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happened?" asked the anxious John, tenderly kissing the crown of the little cap, which was all askew.

"Yes," sobbed Meg, despairingly.

"Tell me quick, then; don't cry, I can bear anything better than that. Out with it, love."

"The—the jelly won't jell—and I don't know what to do!"

John Brooke laughed then as he never dared to laugh afterward; and the derisive Scott smiled involuntarily as he heard the hearty peal, which put the finishing stroke to poor Meg's woe.

"Is that all? Fling it out of window, and don't bother any more about it. I'll buy you quarts if you want it; but for heaven's sake don't have hysterics, for I've brought Jack Scott home to dinner, and—"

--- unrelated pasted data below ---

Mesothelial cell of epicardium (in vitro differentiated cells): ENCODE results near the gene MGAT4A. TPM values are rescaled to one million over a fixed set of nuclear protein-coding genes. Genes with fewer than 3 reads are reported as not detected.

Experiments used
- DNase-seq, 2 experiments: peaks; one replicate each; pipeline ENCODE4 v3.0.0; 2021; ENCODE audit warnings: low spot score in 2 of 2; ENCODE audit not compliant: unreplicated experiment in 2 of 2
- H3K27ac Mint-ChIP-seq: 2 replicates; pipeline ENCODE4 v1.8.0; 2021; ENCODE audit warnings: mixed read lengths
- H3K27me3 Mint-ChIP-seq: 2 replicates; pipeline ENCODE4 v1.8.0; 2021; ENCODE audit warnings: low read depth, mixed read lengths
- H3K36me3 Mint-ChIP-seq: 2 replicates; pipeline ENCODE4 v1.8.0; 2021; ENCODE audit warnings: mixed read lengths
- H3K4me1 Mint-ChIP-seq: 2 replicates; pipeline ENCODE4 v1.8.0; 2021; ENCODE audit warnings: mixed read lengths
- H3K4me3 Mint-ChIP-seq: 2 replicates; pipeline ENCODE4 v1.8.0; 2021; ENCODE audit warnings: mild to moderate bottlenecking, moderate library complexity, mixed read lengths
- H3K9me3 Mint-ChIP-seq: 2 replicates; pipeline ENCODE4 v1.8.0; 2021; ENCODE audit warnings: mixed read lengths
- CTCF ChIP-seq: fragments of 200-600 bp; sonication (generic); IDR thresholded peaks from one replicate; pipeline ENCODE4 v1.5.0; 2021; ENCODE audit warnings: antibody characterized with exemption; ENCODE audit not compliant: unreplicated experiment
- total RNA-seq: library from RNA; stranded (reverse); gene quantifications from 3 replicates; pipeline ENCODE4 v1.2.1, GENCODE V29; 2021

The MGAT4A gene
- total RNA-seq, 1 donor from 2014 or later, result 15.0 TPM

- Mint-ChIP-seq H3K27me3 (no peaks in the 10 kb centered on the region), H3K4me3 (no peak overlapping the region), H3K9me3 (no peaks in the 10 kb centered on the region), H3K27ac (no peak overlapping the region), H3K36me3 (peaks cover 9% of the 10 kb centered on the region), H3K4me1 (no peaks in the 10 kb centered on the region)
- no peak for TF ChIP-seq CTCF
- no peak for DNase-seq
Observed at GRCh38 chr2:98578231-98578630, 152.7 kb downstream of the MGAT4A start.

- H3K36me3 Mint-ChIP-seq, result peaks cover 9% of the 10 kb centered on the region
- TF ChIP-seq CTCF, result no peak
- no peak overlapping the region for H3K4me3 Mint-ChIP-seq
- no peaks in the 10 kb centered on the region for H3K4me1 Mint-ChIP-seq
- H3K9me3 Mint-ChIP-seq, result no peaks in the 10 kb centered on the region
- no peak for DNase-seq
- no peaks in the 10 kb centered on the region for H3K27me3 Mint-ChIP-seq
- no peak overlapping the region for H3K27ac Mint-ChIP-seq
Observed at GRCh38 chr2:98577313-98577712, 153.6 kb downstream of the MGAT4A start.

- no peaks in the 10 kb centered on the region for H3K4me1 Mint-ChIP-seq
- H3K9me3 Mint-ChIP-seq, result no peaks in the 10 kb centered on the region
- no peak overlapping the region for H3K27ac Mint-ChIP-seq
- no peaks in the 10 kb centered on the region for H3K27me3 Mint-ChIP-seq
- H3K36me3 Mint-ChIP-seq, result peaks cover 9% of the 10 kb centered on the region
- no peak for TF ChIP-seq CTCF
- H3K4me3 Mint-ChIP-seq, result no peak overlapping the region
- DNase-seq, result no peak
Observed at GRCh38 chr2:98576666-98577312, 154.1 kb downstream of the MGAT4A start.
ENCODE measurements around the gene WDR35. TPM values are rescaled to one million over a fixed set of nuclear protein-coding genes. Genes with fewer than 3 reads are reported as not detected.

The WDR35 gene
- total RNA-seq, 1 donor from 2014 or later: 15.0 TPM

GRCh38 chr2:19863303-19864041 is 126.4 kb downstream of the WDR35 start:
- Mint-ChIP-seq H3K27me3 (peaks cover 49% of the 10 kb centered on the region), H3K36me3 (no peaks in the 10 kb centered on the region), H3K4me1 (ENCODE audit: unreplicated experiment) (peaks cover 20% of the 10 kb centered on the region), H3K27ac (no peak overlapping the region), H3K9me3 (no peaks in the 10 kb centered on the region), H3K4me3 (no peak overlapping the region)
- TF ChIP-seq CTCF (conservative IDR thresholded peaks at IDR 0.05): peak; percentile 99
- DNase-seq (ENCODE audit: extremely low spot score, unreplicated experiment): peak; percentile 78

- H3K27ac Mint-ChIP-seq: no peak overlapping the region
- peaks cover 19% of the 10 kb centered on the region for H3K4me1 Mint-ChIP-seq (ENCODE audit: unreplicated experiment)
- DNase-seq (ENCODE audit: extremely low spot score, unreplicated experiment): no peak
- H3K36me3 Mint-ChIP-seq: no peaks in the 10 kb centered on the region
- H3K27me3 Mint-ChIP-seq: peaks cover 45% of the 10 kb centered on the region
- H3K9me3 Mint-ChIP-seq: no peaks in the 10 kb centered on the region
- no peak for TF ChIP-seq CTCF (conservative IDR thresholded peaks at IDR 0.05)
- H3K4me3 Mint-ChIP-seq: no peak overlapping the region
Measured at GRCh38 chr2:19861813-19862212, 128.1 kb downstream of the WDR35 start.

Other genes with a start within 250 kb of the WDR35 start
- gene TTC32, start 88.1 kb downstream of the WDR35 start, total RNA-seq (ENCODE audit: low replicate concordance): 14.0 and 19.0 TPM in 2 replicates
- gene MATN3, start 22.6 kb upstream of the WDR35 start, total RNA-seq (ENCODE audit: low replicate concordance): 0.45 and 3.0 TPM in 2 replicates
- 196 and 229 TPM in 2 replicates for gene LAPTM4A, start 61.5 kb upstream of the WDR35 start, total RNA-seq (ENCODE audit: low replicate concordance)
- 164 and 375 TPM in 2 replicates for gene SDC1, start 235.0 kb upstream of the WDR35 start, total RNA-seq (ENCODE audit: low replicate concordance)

John got no further, for Meg cast him off, and clasped her hands with a tragic gesture as she fell into a chair, exclaiming in a tone of mingled indignation, reproach, and dismay,—

"A man to dinner, and everything in a mess! John Brooke, how could you do such a thing?"

"Hush, he's in the garden; I forgot the confounded jelly, but it can't be helped now," said John, surveying the prospect with an anxious eye.

"You ought to have sent word, or told me this morning, and you ought to have remembered how busy I was," continued Meg, petulantly; for even turtle-doves will peck when ruffled.

"I did'nt know it this morning, and there was no time to send word, for I met him on the way out. I never thought of asking leave, when you have always told me to do as I liked. I never tried it before, and